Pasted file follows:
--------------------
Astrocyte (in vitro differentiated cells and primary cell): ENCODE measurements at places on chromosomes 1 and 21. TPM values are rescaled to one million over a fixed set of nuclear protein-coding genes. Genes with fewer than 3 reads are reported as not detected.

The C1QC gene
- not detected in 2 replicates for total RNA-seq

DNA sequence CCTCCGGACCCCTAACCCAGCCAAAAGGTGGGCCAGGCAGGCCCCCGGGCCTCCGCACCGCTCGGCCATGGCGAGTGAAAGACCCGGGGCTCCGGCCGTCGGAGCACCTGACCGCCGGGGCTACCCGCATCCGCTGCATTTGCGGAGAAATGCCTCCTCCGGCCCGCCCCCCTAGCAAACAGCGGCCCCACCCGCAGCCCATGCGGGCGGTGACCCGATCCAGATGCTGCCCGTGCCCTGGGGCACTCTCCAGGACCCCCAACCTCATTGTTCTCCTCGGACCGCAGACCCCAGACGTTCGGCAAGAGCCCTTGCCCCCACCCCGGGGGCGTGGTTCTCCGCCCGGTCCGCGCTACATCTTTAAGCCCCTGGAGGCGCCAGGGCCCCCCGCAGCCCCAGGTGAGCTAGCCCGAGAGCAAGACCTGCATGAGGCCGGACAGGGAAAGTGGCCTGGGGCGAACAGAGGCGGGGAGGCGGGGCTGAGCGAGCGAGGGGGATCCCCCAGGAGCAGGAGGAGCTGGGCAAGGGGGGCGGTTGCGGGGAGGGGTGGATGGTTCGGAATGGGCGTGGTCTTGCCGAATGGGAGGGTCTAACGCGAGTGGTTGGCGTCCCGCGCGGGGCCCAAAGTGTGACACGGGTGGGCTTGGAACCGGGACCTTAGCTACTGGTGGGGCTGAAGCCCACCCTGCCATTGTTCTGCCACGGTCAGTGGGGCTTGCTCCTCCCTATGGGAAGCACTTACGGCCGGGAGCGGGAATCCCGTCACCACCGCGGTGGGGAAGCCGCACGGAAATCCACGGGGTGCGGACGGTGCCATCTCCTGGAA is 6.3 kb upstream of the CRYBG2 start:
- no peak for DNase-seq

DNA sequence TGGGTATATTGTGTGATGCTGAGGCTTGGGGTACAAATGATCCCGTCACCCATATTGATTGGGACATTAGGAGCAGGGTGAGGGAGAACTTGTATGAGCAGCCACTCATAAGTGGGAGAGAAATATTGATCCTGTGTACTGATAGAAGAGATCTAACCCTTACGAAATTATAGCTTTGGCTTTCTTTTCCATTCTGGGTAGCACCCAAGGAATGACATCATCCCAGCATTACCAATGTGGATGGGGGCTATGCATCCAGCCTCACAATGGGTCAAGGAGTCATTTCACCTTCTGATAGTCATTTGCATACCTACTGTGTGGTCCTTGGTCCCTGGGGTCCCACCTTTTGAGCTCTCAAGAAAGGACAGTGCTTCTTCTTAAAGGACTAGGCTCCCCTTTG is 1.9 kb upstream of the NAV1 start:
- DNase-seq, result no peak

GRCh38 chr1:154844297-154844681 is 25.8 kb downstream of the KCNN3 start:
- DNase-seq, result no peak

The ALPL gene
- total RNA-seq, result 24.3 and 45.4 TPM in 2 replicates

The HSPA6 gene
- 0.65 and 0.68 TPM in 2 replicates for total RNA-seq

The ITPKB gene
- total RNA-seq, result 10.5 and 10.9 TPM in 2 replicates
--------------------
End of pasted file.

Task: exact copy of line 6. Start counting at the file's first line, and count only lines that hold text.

DNA sequence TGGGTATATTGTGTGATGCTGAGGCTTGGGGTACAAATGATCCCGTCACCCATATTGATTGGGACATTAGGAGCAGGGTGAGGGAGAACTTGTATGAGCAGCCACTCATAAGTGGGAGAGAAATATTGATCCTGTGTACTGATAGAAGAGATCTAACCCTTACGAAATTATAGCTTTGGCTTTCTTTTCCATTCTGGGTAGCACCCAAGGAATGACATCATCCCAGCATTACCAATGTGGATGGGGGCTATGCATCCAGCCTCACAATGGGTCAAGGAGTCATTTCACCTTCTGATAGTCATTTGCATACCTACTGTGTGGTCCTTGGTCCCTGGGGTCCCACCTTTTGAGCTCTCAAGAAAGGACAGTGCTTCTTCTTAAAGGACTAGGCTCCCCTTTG is 1.9 kb upstream of the NAV1 start: